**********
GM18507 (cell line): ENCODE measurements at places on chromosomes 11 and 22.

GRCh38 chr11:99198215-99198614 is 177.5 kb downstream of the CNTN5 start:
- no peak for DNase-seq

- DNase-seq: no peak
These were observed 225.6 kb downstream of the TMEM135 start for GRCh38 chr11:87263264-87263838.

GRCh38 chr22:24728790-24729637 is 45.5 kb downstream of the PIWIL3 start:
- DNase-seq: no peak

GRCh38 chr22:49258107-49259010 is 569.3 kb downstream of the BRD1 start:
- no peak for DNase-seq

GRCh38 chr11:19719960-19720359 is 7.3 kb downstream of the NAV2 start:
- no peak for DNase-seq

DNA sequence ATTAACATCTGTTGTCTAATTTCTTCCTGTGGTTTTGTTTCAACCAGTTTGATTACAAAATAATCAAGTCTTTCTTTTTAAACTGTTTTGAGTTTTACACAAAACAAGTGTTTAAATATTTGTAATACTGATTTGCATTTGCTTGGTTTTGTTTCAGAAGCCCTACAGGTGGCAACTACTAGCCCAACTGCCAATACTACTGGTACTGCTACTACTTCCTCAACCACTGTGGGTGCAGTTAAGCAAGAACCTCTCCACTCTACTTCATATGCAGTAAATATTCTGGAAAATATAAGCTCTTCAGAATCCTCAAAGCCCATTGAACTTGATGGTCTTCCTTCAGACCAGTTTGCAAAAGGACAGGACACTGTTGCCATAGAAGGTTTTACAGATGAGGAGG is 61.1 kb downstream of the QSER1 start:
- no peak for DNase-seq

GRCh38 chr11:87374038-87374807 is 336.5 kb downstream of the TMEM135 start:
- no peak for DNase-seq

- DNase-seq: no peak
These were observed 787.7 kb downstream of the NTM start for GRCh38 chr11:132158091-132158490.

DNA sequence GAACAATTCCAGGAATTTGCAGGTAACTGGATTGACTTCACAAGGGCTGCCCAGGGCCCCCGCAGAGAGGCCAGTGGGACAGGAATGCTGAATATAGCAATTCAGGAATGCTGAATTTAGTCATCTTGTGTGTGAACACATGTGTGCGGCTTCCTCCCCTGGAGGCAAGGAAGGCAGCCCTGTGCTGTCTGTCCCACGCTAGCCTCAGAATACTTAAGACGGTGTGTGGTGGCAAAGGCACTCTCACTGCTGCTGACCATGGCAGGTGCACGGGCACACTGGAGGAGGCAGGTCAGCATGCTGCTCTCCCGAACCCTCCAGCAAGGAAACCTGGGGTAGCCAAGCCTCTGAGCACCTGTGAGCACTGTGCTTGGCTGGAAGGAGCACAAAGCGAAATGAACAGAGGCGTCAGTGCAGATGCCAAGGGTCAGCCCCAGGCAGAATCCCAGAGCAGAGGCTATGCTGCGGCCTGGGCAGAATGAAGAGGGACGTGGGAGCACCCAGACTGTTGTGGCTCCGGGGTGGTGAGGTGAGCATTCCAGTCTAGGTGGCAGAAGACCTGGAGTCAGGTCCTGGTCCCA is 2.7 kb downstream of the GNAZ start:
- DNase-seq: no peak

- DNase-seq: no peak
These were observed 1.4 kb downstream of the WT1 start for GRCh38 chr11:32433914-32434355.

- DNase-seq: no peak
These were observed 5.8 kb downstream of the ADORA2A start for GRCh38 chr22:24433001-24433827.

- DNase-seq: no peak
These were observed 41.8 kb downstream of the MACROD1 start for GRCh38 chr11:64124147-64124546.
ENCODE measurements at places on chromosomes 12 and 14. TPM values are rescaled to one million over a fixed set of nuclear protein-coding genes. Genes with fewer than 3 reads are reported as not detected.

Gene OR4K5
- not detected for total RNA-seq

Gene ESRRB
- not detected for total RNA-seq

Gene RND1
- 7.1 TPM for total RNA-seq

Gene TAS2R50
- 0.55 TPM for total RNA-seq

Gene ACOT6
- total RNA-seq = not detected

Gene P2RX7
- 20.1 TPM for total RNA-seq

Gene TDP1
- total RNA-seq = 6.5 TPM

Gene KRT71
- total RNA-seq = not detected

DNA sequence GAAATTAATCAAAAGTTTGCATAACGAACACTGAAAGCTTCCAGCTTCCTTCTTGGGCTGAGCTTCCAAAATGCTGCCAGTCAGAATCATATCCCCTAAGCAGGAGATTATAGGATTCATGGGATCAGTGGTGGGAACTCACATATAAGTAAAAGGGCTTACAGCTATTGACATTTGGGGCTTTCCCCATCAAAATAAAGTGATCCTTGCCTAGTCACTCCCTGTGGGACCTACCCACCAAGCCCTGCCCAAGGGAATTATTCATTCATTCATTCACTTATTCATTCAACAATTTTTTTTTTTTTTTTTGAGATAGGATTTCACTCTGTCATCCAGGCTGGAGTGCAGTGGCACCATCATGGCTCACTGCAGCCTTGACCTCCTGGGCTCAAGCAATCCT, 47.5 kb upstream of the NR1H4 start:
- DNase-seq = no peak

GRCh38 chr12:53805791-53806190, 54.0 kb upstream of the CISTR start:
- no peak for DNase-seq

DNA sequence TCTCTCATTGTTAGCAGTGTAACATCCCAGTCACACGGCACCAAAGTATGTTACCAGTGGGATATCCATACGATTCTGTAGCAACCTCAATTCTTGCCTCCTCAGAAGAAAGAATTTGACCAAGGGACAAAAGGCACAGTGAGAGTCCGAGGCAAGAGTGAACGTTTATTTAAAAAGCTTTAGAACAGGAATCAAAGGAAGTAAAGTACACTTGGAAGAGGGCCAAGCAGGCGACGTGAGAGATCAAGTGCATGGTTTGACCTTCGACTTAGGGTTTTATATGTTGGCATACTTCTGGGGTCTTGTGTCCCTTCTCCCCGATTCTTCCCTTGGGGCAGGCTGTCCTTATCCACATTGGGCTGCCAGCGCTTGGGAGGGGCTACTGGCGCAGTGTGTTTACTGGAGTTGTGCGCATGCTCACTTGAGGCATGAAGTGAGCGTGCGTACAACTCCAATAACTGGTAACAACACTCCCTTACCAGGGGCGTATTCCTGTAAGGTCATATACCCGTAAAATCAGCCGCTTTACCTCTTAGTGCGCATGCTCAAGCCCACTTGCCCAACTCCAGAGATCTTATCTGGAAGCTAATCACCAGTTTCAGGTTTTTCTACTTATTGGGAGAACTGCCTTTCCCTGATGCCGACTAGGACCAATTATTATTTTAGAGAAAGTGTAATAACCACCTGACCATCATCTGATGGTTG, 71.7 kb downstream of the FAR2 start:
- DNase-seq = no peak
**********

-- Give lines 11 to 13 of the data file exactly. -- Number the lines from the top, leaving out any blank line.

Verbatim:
- no peak for DNase-seq

DNA sequence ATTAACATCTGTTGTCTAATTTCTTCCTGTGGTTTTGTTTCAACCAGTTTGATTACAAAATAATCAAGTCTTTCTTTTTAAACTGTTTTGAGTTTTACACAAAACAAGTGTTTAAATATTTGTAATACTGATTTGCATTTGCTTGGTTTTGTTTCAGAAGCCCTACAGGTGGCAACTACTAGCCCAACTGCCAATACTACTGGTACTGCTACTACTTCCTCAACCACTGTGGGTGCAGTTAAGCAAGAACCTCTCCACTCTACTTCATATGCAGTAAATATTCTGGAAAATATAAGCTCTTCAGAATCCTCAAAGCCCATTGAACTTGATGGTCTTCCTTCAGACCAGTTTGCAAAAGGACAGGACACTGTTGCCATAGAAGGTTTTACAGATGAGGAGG is 61.1 kb downstream of the QSER1 start:
- no peak for DNase-seq